2. Apply some glue at the tip of the strips and glue the tips together. Separate the unglued sides. Repeat as many times as you need to make petals.

3. At the top corner of the foundation, apply some glue and glue the petals to create a flower. 

4. Take one larger circle and glue it in the middle.


5. Glue the stem and the leaves.

6. Anywhere where you have free space, glue on large circle for the body and smaller one for the head. Fold other 2 large circles into half, put glue only on one side of each circle, and stick them on top of the body to create wings.

7. Now the most fun part  – coloring! Color the middle of the flower yellow or orange or whatever color the child likes. Color the stem and the leaves green. Color the ladybird red, draw smiley face and antennae, draw black dots on the wings.


You can personalize this craft with writing the child’s name and a greeting.



Do you have any Mother’s Day Craft to share? Post your link in the comments or simple send me a picture

and I can share it on my blog/Fb page!


Abstract painting

I think the first abstractionist ever was a child. Really. Abstract painting is just so natural for children – they splash the paint on the paper and mix it up, smudging and creating the most beautiful paintings. These paintings are in fact the most precious and the ones that are fast-forgotten: the mass-production is so overwhelming that it is hard to keep up with everything!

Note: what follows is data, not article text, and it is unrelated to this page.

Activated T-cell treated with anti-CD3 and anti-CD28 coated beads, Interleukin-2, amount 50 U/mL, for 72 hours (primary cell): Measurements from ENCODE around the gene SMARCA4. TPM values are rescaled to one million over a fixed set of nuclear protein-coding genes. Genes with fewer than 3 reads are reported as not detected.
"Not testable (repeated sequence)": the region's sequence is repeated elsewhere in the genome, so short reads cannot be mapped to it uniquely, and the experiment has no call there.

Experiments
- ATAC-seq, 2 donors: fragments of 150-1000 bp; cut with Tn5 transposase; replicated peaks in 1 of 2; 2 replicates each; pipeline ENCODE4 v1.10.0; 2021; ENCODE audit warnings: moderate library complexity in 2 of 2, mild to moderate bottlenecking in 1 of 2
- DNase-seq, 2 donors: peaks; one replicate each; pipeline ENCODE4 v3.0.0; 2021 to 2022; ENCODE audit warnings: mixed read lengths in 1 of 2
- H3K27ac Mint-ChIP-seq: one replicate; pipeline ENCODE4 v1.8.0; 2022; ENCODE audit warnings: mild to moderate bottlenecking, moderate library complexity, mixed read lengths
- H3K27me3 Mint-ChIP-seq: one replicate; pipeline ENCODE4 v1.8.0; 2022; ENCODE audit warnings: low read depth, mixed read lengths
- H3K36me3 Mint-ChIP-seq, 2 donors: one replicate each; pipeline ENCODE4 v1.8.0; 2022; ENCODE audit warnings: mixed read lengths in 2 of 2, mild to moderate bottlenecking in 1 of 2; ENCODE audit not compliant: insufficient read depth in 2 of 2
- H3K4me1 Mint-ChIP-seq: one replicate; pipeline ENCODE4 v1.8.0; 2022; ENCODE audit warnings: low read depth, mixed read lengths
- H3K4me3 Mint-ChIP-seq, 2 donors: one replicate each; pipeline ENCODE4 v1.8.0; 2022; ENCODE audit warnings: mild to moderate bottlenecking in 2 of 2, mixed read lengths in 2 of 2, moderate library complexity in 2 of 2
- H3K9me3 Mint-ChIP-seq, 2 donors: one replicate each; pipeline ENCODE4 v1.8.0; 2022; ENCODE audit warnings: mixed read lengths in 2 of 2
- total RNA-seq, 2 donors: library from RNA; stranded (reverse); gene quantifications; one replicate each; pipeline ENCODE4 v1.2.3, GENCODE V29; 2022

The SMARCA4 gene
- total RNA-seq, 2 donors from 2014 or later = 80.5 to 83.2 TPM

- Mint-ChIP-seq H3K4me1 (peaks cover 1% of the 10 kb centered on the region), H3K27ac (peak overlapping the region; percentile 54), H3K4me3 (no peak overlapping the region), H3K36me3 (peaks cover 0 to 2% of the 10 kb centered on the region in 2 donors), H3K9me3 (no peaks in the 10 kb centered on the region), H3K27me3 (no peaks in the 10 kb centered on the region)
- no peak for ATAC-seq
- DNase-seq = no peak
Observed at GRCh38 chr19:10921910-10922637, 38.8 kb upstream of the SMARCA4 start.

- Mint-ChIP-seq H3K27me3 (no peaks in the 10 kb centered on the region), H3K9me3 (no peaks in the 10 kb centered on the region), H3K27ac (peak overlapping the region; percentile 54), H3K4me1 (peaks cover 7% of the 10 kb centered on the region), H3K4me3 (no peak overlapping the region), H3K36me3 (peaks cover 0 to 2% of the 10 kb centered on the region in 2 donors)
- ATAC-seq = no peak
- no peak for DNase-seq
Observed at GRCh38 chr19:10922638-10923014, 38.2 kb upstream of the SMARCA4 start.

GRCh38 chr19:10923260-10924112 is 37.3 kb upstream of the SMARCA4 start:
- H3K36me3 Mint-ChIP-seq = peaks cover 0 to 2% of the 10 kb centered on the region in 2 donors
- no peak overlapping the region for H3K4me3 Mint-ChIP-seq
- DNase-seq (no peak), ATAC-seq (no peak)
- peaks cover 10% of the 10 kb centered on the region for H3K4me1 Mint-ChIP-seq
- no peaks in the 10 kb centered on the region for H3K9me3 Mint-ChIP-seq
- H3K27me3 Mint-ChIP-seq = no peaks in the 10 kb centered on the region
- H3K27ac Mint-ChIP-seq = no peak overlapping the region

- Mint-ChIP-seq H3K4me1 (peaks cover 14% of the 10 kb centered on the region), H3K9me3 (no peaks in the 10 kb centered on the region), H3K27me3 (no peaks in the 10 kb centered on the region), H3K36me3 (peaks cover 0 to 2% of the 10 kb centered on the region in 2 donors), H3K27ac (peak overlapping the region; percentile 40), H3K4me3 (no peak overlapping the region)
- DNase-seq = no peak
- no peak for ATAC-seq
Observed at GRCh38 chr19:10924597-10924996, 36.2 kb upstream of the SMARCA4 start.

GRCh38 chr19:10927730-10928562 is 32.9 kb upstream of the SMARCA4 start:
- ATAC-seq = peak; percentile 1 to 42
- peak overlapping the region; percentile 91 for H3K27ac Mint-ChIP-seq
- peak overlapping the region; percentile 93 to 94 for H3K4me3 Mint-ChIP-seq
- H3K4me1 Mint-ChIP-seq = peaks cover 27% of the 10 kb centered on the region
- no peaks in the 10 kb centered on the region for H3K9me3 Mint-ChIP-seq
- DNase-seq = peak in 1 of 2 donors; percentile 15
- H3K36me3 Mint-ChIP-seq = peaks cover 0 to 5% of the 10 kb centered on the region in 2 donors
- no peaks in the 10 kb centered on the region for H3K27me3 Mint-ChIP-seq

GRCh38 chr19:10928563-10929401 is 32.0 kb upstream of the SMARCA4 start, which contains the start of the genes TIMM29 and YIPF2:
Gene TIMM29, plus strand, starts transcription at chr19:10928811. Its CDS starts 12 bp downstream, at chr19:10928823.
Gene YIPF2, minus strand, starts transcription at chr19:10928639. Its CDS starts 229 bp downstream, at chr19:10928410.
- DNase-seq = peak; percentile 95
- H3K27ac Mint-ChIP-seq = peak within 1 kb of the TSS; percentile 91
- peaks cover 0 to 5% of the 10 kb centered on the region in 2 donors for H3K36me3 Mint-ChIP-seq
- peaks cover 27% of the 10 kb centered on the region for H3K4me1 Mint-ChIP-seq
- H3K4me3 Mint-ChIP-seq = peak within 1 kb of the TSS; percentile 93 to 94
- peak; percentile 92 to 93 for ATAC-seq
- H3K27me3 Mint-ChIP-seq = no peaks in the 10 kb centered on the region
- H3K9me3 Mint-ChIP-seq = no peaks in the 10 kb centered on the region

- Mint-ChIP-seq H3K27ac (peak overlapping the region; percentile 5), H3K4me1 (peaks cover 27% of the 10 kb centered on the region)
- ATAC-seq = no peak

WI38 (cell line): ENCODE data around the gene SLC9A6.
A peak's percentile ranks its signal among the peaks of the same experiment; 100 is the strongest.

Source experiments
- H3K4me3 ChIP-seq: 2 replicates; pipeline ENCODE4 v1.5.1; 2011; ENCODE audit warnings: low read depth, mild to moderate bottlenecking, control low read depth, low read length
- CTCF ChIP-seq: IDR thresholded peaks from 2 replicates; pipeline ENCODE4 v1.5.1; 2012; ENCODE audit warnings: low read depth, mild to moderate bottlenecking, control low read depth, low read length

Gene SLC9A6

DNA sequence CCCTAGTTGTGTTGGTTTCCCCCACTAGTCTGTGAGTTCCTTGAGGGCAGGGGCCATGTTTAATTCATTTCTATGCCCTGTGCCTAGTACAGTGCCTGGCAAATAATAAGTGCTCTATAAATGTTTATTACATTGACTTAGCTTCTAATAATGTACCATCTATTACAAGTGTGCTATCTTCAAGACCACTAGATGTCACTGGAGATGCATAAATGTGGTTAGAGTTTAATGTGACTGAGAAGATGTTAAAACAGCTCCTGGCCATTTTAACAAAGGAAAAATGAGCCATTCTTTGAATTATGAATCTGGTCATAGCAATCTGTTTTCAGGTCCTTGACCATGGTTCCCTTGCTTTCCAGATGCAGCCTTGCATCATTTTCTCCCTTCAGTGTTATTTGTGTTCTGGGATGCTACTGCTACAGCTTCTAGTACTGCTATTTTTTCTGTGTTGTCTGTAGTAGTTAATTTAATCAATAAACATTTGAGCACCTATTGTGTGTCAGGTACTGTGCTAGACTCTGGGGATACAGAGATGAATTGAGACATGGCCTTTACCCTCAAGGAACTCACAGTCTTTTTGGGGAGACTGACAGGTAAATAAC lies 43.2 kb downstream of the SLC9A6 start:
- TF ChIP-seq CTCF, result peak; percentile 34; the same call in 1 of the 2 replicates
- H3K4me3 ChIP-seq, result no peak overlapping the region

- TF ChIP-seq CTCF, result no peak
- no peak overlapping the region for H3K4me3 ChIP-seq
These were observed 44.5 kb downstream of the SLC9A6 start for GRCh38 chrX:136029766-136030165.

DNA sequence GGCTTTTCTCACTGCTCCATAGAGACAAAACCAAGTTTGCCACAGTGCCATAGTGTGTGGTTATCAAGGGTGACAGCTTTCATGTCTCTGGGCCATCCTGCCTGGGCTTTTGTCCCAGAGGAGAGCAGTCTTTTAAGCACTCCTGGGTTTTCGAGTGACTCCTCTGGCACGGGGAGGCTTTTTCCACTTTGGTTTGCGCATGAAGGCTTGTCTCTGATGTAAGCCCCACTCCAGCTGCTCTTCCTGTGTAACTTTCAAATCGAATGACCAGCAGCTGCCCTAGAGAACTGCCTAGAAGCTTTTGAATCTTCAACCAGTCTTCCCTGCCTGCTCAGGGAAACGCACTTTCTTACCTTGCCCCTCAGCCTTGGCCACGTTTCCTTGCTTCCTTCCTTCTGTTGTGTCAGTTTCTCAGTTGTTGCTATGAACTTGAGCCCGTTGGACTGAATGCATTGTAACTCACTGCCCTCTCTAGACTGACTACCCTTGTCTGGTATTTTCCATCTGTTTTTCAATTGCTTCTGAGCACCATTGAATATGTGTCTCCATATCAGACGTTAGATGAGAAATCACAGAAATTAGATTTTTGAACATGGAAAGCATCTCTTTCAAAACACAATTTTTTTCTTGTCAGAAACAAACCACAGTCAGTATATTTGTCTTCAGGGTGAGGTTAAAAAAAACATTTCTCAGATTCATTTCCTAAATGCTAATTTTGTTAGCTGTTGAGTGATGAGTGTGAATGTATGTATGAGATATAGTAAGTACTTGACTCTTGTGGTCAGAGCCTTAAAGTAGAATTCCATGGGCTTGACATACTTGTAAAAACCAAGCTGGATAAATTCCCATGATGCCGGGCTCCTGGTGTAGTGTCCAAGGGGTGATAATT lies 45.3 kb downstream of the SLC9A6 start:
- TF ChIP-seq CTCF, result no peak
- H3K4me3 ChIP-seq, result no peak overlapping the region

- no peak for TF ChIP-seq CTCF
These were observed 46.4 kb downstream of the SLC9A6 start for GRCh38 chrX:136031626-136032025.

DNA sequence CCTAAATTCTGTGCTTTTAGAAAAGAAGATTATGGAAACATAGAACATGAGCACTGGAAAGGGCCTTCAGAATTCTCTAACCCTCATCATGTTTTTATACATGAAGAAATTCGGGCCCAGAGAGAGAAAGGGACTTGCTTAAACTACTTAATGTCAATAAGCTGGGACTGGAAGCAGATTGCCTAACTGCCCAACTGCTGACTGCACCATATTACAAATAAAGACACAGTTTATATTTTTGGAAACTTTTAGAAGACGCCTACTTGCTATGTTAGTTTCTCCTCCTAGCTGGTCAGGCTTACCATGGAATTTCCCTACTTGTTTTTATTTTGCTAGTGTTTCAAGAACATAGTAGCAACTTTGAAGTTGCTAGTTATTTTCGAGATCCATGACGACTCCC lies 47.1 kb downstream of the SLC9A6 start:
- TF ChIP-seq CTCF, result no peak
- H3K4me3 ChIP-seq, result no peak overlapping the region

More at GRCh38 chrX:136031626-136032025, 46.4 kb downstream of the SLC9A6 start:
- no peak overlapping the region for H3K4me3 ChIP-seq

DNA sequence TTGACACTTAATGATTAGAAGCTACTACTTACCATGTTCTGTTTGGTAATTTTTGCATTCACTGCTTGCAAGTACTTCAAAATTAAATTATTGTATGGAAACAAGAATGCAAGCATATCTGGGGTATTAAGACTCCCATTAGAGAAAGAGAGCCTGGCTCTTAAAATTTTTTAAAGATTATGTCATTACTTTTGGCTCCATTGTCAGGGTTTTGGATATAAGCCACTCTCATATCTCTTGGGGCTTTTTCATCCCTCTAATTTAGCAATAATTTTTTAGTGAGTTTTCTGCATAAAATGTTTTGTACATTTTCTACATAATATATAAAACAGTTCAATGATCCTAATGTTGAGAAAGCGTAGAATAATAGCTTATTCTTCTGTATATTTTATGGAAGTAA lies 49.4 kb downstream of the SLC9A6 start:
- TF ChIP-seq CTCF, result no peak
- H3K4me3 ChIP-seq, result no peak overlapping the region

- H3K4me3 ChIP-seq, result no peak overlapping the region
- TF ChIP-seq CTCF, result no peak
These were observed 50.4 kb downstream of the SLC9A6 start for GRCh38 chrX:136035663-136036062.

I tried keeping “the best”, but to me they are all the best and equally beautiful! As my daughter grows these paintings take different shapes and there is a story to them too.

I find abstract painting very interesting and engaging. It is also usually self-initiated and requires minimum intervention.

Here are some ideas for abstract play:

1. Finger painting. Experiment with different types of finger paint. You can find lots of recipes online (check Our Blogger Friends for some blogs references). It’s also a great way to introduce sensory play.

2. Paint brushes. Get a bunch of different sizes and width. Start introducing from thicker to thinner. This also helps with fine motor skills development.

3. Sponges. You can get regular dishwashing sponges, cut them up or use whole. Some companies make special sponges in different shapes with handles.

4. Tooth brushes. A great way to recycle your old tooth brushes!

5. Cotton and cotton buds (also known as q-tips). 

6. Pieces of cloth. Dipping cloth in paint and smudging on paper? It’s a dream come true!

7. Straws. The well-known blow-paint activity where you put a blob of paint on paper and blow on it gently through a straw. 

As you can see, abstract painting has so many ways. You have probably done it already with your little one but didn’t know that was it!